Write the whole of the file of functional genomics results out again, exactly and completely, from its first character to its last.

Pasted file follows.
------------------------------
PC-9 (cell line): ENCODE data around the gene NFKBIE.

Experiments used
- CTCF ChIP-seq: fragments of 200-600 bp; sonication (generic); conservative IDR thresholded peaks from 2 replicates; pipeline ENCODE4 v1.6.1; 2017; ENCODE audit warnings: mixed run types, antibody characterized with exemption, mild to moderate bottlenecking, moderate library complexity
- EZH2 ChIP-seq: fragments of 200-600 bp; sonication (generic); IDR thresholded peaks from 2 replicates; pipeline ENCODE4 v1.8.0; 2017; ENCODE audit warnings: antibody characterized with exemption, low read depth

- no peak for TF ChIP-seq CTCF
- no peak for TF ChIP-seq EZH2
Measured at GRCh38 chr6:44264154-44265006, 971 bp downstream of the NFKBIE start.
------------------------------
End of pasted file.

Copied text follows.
PC-9 (cell line): ENCODE data around the gene NFKBIE.

Experiments used
- CTCF ChIP-seq: fragments of 200-600 bp; sonication (generic); conservative IDR thresholded peaks from 2 replicates; pipeline ENCODE4 v1.6.1; 2017; ENCODE audit warnings: mixed run types, antibody characterized with exemption, mild to moderate bottlenecking, moderate library complexity
- EZH2 ChIP-seq: fragments of 200-600 bp; sonication (generic); IDR thresholded peaks from 2 replicates; pipeline ENCODE4 v1.8.0; 2017; ENCODE audit warnings: antibody characterized with exemption, low read depth

- no peak for TF ChIP-seq CTCF
- no peak for TF ChIP-seq EZH2
Measured at GRCh38 chr6:44264154-44265006, 971 bp downstream of the NFKBIE start.